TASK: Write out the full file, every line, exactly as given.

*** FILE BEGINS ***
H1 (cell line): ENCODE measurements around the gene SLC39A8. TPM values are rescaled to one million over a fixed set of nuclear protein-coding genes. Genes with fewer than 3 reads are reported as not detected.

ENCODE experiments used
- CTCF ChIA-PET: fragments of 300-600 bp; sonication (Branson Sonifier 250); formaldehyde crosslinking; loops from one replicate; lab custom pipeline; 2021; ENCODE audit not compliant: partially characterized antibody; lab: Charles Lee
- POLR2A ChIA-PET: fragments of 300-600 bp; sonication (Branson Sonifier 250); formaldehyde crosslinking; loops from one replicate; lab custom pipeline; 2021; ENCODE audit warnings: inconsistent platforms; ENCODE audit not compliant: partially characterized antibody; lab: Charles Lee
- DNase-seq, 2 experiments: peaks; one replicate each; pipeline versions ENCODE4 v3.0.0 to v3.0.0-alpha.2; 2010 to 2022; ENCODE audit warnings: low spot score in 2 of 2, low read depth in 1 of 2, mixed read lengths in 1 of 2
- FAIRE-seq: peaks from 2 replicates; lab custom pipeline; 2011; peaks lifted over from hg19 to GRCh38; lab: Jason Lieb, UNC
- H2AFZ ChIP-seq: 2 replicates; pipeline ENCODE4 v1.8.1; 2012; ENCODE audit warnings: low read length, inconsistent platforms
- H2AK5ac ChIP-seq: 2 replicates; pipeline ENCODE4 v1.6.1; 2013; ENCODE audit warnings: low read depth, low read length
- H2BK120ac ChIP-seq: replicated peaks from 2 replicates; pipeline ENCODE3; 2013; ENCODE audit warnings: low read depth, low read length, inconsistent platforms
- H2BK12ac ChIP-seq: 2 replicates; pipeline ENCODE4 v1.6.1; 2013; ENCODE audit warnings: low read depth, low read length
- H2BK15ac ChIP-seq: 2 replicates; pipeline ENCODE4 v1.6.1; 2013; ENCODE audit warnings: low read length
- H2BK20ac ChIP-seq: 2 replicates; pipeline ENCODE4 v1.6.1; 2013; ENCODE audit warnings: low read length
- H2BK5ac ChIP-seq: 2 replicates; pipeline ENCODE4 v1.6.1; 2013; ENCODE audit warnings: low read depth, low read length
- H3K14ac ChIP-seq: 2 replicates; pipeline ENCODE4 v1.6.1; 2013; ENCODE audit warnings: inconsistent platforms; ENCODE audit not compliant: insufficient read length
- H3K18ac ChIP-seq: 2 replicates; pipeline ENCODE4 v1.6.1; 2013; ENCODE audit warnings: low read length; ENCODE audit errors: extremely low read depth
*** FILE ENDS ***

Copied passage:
H1 (cell line): ENCODE measurements around the gene SLC39A8. TPM values are rescaled to one million over a fixed set of nuclear protein-coding genes. Genes with fewer than 3 reads are reported as not detected.

ENCODE experiments used
- CTCF ChIA-PET: fragments of 300-600 bp; sonication (Branson Sonifier 250); formaldehyde crosslinking; loops from one replicate; lab custom pipeline; 2021; ENCODE audit not compliant: partially characterized antibody; lab: Charles Lee
- POLR2A ChIA-PET: fragments of 300-600 bp; sonication (Branson Sonifier 250); formaldehyde crosslinking; loops from one replicate; lab custom pipeline; 2021; ENCODE audit warnings: inconsistent platforms; ENCODE audit not compliant: partially characterized antibody; lab: Charles Lee
- DNase-seq, 2 experiments: peaks; one replicate each; pipeline versions ENCODE4 v3.0.0 to v3.0.0-alpha.2; 2010 to 2022; ENCODE audit warnings: low spot score in 2 of 2, low read depth in 1 of 2, mixed read lengths in 1 of 2
- FAIRE-seq: peaks from 2 replicates; lab custom pipeline; 2011; peaks lifted over from hg19 to GRCh38; lab: Jason Lieb, UNC
- H2AFZ ChIP-seq: 2 replicates; pipeline ENCODE4 v1.8.1; 2012; ENCODE audit warnings: low read length, inconsistent platforms
- H2AK5ac ChIP-seq: 2 replicates; pipeline ENCODE4 v1.6.1; 2013; ENCODE audit warnings: low read depth, low read length
- H2BK120ac ChIP-seq: replicated peaks from 2 replicates; pipeline ENCODE3; 2013; ENCODE audit warnings: low read depth, low read length, inconsistent platforms
- H2BK12ac ChIP-seq: 2 replicates; pipeline ENCODE4 v1.6.1; 2013; ENCODE audit warnings: low read depth, low read length
- H2BK15ac ChIP-seq: 2 replicates; pipeline ENCODE4 v1.6.1; 2013; ENCODE audit warnings: low read length
- H2BK20ac ChIP-seq: 2 replicates; pipeline ENCODE4 v1.6.1; 2013; ENCODE audit warnings: low read length
- H2BK5ac ChIP-seq: 2 replicates; pipeline ENCODE4 v1.6.1; 2013; ENCODE audit warnings: low read depth, low read length
- H3K14ac ChIP-seq: 2 replicates; pipeline ENCODE4 v1.6.1; 2013; ENCODE audit warnings: inconsistent platforms; ENCODE audit not compliant: insufficient read length
- H3K18ac ChIP-seq: 2 replicates; pipeline ENCODE4 v1.6.1; 2013; ENCODE audit warnings: low read length; ENCODE audit errors: extremely low read depth